Sunday, 17 November 2019

Cyanide Killings In Koodathai

By T Kannamala
Updated: October 19, 2019 11:48 am

While reporting extensively about the killer doctor Omana Edadan (45) in the mid-1990s, I could not imagine a more ghastly case in my journalistic career with an educated woman as the villain of the piece.

But the unfolding case of the cyanide killer Jolly of Koodathai near Kozhikode appears to surpass the Edadan case in the ruthless planning and execution. In the last reckoning, Mrs Jolly Shaju B Com (47) had allegedly murdered six persons, without shedding a drop of blood. Nemeses caught up with her on Oct.05,2019, after a relative of the victims had reported several suspicious deaths in the family over a period of 14 years.  All died with the same symptoms of sudden sickness. The victims hitherto identified are  her mother in law Annamma (2002), father in law Tom Thomas (2008), husband Roy (2011), Roy’s maternal uncle MM Mathew (2014),  Tom Thomas’ nephew Shaju’s infant daughter  Alfine  (2015) & wife Sili Shaju in 2016.

Next year Jolly married Shaju, baby Alfine’s father and Sili’s husband.

All the victims have died with symptoms of cyanide poisoning. Nobody suspected any foul play in the serial deaths, till Roy’s brother, residing in the USA, had brought this unusual phenomenon to the notice of Kerala Police.  Jolly was arrested with two of her accomplices.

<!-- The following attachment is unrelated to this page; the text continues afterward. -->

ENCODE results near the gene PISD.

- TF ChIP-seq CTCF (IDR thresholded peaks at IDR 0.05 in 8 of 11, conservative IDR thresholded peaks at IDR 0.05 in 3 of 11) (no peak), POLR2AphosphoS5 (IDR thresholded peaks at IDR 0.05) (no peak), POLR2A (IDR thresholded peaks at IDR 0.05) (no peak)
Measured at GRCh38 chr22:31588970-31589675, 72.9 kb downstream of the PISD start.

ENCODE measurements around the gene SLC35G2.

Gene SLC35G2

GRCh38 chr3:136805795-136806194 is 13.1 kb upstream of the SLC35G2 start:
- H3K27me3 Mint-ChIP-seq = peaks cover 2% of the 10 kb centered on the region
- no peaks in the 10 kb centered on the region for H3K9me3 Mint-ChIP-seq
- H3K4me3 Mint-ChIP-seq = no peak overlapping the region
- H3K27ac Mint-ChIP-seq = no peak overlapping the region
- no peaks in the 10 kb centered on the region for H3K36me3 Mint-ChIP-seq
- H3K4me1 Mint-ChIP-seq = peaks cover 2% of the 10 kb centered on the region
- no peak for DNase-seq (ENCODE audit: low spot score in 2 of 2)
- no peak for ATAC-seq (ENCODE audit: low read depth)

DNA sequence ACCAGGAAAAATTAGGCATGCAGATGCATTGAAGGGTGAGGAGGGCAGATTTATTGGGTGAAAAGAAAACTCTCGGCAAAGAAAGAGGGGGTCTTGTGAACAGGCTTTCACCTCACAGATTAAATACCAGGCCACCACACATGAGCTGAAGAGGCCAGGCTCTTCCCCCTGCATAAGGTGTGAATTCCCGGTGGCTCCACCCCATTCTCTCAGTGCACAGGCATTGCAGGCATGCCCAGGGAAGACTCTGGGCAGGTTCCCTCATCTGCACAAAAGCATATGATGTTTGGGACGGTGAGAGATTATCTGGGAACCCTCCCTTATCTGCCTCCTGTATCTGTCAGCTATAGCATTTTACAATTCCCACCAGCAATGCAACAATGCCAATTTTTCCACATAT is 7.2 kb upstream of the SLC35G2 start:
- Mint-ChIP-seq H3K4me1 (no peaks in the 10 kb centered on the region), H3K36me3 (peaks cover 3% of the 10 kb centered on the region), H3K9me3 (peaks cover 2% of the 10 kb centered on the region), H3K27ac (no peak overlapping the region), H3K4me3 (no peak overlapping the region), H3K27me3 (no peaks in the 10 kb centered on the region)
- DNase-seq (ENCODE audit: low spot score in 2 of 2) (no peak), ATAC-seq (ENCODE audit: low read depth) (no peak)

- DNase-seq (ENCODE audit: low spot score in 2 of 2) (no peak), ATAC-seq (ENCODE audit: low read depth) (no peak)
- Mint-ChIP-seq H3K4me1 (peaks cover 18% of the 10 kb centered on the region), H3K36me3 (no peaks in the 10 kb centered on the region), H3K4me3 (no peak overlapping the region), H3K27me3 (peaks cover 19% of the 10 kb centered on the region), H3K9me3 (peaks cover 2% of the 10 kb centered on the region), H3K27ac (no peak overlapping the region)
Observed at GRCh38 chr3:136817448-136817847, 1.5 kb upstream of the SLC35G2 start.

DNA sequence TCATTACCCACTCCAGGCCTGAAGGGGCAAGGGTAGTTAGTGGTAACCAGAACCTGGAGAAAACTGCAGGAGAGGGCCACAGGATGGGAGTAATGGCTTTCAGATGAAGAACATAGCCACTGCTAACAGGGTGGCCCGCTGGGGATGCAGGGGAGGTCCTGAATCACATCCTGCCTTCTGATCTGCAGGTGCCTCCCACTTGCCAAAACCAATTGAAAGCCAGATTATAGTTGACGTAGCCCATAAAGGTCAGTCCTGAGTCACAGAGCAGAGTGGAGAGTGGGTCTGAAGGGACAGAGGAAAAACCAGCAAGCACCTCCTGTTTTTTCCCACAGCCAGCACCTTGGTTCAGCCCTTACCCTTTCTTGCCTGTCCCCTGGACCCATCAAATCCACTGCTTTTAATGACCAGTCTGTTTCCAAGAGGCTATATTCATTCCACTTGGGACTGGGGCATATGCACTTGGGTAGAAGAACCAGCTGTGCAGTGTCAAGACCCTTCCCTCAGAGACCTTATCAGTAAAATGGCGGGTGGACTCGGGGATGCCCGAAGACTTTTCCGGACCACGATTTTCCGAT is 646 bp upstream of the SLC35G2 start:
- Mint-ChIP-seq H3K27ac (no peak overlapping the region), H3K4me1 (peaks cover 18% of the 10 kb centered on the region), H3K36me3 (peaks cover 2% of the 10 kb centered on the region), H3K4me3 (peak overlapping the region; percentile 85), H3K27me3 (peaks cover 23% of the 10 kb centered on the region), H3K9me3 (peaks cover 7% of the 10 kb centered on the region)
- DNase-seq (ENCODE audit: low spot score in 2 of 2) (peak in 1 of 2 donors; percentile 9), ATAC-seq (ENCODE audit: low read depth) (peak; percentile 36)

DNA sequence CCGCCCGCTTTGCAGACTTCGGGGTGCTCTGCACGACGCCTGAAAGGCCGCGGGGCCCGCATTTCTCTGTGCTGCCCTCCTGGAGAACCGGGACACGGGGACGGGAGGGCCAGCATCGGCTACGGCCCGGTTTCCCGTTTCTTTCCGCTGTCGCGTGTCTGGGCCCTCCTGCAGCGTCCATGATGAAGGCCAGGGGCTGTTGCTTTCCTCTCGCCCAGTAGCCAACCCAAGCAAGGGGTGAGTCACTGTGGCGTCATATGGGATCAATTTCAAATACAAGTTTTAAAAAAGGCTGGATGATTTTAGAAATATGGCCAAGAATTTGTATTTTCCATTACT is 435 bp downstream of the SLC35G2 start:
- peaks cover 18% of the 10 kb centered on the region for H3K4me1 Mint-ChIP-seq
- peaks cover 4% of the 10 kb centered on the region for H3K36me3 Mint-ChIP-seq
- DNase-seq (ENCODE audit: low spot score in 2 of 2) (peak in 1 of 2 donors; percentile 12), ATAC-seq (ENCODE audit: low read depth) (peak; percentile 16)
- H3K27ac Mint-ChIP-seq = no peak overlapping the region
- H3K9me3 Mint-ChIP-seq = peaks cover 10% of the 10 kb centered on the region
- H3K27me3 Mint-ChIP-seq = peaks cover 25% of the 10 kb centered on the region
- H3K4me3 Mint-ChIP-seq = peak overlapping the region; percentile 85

Doctor Omana used her medical and surgical skills to kill her paramour with a poison injection, chopped off his limbs into small pieces, loaded them in to suitcases, and partially disposed them of in different places in Tamil Nadu. Thanks to an alert taxi driver in Kodaikanal, she was caught with the remaining parts of the body in the boot of her hired car. She was arrested on July 12, 1996. While being a remand prisoner, she obtained conditional bail in 2001, and vanished. She was declared a proclaimed offender in 2004. The Interpol had issued a red-corner notice soon after, as she was believed to be in Malaysia. The case was closed after a report that an elderly Indian woman had fallen to death from a high-rise building in Kuala Lumpur in 2017. Her relatives had identified her as Dr Omana from the pictures.

The modus operandi of the present Jolly killings is a big challenge to the investigators. Establishing cyanide as the killer agent needs a lot of supporting evidence. Otherwise, a clever defence lawyer can rip apart the case against Jolly.

By T Kannamala

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